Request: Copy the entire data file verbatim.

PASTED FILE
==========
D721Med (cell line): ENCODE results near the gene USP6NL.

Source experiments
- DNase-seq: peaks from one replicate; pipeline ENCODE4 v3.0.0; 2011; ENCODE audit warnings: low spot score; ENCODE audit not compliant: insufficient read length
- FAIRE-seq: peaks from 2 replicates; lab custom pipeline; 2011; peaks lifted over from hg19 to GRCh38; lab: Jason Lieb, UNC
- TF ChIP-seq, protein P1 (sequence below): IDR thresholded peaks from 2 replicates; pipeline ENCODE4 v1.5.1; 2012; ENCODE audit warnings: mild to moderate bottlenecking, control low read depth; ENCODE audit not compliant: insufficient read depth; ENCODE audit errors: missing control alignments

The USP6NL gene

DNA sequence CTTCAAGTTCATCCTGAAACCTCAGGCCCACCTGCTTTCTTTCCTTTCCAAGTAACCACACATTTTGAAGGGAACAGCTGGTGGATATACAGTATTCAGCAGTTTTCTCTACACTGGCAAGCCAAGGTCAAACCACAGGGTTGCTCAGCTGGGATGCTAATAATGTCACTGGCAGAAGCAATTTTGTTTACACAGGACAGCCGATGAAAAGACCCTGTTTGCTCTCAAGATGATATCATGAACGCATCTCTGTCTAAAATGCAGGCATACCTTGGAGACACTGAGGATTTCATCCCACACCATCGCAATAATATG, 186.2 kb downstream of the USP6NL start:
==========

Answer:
D721Med (cell line): ENCODE results near the gene USP6NL.

Source experiments
- DNase-seq: peaks from one replicate; pipeline ENCODE4 v3.0.0; 2011; ENCODE audit warnings: low spot score; ENCODE audit not compliant: insufficient read length
- FAIRE-seq: peaks from 2 replicates; lab custom pipeline; 2011; peaks lifted over from hg19 to GRCh38; lab: Jason Lieb, UNC
- TF ChIP-seq, protein P1 (sequence below): IDR thresholded peaks from 2 replicates; pipeline ENCODE4 v1.5.1; 2012; ENCODE audit warnings: mild to moderate bottlenecking, control low read depth; ENCODE audit not compliant: insufficient read depth; ENCODE audit errors: missing control alignments

The USP6NL gene

DNA sequence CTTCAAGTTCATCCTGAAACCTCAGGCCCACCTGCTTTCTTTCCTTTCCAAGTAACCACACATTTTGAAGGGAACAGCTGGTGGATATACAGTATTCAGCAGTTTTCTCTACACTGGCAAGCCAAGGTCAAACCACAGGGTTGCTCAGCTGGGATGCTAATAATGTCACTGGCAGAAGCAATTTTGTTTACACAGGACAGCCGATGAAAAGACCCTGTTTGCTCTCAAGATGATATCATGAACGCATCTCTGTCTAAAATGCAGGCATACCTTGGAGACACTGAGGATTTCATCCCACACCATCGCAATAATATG, 186.2 kb downstream of the USP6NL start: